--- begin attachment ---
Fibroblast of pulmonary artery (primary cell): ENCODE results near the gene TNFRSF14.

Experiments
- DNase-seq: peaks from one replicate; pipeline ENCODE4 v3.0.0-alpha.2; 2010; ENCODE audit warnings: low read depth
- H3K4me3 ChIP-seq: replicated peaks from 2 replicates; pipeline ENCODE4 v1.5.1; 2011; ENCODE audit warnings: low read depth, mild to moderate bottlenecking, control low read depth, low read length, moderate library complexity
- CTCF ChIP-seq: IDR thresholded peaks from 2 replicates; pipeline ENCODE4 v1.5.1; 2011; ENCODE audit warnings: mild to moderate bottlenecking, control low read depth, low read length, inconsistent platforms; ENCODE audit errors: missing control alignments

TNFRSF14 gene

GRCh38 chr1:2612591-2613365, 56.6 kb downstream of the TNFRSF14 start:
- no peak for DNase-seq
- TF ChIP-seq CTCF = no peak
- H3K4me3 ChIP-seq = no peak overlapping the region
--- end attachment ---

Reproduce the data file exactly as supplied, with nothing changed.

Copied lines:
Fibroblast of pulmonary artery (primary cell): ENCODE results near the gene TNFRSF14.

Experiments
- DNase-seq: peaks from one replicate; pipeline ENCODE4 v3.0.0-alpha.2; 2010; ENCODE audit warnings: low read depth
- H3K4me3 ChIP-seq: replicated peaks from 2 replicates; pipeline ENCODE4 v1.5.1; 2011; ENCODE audit warnings: low read depth, mild to moderate bottlenecking, control low read depth, low read length, moderate library complexity
- CTCF ChIP-seq: IDR thresholded peaks from 2 replicates; pipeline ENCODE4 v1.5.1; 2011; ENCODE audit warnings: mild to moderate bottlenecking, control low read depth, low read length, inconsistent platforms; ENCODE audit errors: missing control alignments

TNFRSF14 gene

GRCh38 chr1:2612591-2613365, 56.6 kb downstream of the TNFRSF14 start:
- no peak for DNase-seq
- TF ChIP-seq CTCF = no peak
- H3K4me3 ChIP-seq = no peak overlapping the region